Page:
5. Perform your search.

    Now you can search the Internet and your Evernote account.

    Try It, You’ll Like It

    The above may seem like too much trouble, but once you download the clipper and establish your settings, it’s quite simple. Click the elephant icon, key in your username and password, check Show Related Results, click Sign In, and start searching. I think you too will find it a way cool thing.

    Are there other features in Evernote that you like?

    To Consolidate or Not To Consolidate

    Shakespeare wrote:

    To be, or not to be, that is the question:
    Whether ’tis Nobler in the mind to suffer
    The Slings and Arrows of outrageous Fortune,
    Or to take Arms against a Sea of troubles,
    And by opposing end them.

    I write:

    To consolidate or not to consolidate, that is the question. (Sorry, I’m not Shakespeare.)

    Believe me, this question, once encountered, can feel like you are taking Arms against a Sea of troubles.

    When the Financial Accounting Standards Board (FASB) casts the Slings and Arrows of variable interest entities, equity method accounting, combinations, consolidations, I don’t feel like Hamlet, but Dorothy (in the Wizard of Oz) – Lions and tigers and bears, oh, my.

    And if FASB is not daunting enough, we turn to run, and their stands the Governmental Accounting Standards Board (GASB) with statements 14, 39, and now, 61, The Financial Reporting Entity: Omnibus an amendment of GASB Statements No. 14 and No. 34 – all dealing with whether to include other entities in a government’s financial statements.

    Courtesy-of-iStockiStock_000018901527Small.jpg So what’s a boy or girl to do?

    Here’s an overview of how for-profits, nonprofits, and governments make the consolidation or inclusion decision.

    FASB Consolidations and Combinations

    First, let’s examine the issue when a for-profit company has financial ownership of another entity.

    When assessing potential for-profit consolidations: consider this continuum:

    (1) less than 20% ownership – cost method,

    (2) 20% to 50% ownership – equity method, and

    (3) more than 50% ownership – consolidation.

    The FASB Codification states that a company with 20% ownership is presumed to have the ability to exercise significant influence over the operating and financial policies of the investee; if the company cannot significantly influence the investee, then the cost method should be used. Additionally, the Codification states that a company owns a controlling financial interest if its ownership stake exceeds 50%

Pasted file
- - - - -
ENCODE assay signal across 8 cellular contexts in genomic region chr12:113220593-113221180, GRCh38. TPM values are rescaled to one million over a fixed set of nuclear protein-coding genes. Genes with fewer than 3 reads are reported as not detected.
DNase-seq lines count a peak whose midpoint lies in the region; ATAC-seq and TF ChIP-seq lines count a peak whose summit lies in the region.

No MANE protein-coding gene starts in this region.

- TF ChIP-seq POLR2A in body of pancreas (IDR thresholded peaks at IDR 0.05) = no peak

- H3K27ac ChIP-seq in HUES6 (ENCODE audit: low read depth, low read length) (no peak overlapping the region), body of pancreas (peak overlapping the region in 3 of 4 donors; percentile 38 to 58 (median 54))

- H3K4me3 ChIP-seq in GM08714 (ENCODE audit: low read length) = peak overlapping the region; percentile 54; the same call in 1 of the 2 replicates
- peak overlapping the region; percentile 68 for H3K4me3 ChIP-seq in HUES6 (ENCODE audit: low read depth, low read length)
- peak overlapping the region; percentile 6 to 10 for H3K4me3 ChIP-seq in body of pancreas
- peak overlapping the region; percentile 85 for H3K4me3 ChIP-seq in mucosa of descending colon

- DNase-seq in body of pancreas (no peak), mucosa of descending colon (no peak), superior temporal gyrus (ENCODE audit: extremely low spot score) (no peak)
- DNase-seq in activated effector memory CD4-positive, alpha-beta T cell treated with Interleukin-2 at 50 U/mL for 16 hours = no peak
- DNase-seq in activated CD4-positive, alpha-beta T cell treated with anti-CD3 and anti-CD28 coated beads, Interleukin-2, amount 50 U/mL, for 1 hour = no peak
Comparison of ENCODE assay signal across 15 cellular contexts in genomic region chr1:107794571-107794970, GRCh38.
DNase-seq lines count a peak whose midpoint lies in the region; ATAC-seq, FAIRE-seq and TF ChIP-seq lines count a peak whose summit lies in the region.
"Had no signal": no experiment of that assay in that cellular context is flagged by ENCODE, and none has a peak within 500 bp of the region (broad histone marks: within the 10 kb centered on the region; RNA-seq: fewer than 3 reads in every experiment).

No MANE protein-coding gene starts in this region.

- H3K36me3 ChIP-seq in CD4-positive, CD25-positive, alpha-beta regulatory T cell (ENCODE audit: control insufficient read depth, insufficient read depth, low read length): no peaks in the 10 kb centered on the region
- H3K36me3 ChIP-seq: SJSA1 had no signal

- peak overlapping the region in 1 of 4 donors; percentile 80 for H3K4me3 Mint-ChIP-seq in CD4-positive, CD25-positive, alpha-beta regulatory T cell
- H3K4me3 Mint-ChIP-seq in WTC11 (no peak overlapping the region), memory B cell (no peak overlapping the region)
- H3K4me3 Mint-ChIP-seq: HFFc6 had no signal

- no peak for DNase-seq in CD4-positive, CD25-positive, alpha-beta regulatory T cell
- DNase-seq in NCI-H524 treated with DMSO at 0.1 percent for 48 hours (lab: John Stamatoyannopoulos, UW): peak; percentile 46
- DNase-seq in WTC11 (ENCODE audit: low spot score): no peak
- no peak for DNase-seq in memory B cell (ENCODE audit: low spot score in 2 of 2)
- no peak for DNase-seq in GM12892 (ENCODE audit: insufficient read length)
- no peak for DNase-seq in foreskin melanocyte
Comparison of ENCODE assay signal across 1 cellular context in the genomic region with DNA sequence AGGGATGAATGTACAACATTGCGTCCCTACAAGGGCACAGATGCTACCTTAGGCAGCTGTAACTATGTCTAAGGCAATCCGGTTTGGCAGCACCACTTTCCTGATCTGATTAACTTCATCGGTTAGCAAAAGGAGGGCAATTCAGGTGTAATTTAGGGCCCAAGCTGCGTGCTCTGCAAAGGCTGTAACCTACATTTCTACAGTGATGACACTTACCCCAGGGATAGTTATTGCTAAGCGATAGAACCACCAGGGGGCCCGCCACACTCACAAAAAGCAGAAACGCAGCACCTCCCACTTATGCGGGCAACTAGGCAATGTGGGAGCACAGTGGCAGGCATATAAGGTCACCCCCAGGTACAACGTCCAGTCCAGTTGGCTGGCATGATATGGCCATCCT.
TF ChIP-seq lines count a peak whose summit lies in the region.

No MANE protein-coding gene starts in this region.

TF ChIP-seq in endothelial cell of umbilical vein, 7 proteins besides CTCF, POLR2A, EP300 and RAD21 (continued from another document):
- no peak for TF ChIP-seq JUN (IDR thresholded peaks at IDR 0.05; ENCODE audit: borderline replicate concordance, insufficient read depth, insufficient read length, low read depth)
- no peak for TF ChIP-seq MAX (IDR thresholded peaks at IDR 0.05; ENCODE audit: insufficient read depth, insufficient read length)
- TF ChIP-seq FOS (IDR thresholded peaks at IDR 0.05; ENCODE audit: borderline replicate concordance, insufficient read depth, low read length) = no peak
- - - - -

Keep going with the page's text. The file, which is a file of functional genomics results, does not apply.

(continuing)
So how are these three methods reflected in the financial statements?

    1. Cost method: simply book the purchase of an investment

    2. Equity method: record the purchase of the investment; thereafter, increase or decrease the investment account for your proportionate share of earnings or losses of the investee

    3. Consolidation: bring together each of the line items of the respective companies and eliminate transactions between the consolidated entities

    Second, for-profit consolidations may also occur, even when there is no ownership of a related entity, if the related entity is a variable interest entity (VIE). For VIEs, consider:

    1. The power to direct the activities of the other entity,

    2. An obligation to absorb the losses of the other entity, and

    3. A right to receive benefits of the other entity.

    (There are other VIE factors, but I’m trying to keep this simple.)

    If a for-profit company has no ownership interest in a related entity, the companies may still be combined if there is common ownership (e.g., one company makes bread and another related company distributes the bread – both are owned by the same individual).

    Thirdly, if one nonprofit controls another nonprofit entity and it has an economic interest, then they will be combined. Also in some cases, you may combine sister nonprofits, even if one non-profit doesn’t control the other – if they are governed by the same board members. Nonprofits may also have a controlling financial interest in a for-profit, and if they do, the nonprofit will consolidate the for-profit entity.

    GASB Inclusions

    Governmental statements, based on fund accounting, present multiple columns for the entities included; in contrast, FASB uses one column for the consolidated whole. Governments don’t consolidate; they include.

    Since governments usually don’t buy an interest in other entities (for purposes of control), you should focus on non-ownership issues (e.g., who appoints the voting majority?) to determine whether an entity should be included. See the Appendix C flowchart of GASB Statement No. 61 to aid you in making this determination.

    Got It?

    As you can tell, the decision to consolidate or not to consolidate can be quite a challenge, but hopefully this overview will aid you in your future determinations. I invite you to post your own thoughts and ideas.

    OCBOA Governmental Financial Statements

    The AICPA recently provided a webcast titled: The New AICPA OCBOA Publications: What They Are and How They Apply to Governments and Not-for-Profits Using Cash, Modified Cash, and Regulatory Frameworks.

    I was surprised to see the number of governments that present financial statements in accordance with an other comprehensive basis of accounting (OCBOA). The webcast did not provide an exact percentage of governments using OCBOA, but it looks like you can easily conclude that over 33% of governments use OCBOA. 

    Why Issue OCBOA Financial Statements?

    As I said in my prior OCBOA post, the short answer is: Cost. If you’ve created GAAP basis governmental financial statements, you know how complicated these statements are. OCBOA statements – whether cash basis, modified cash basis or tax basis – are simpler to create.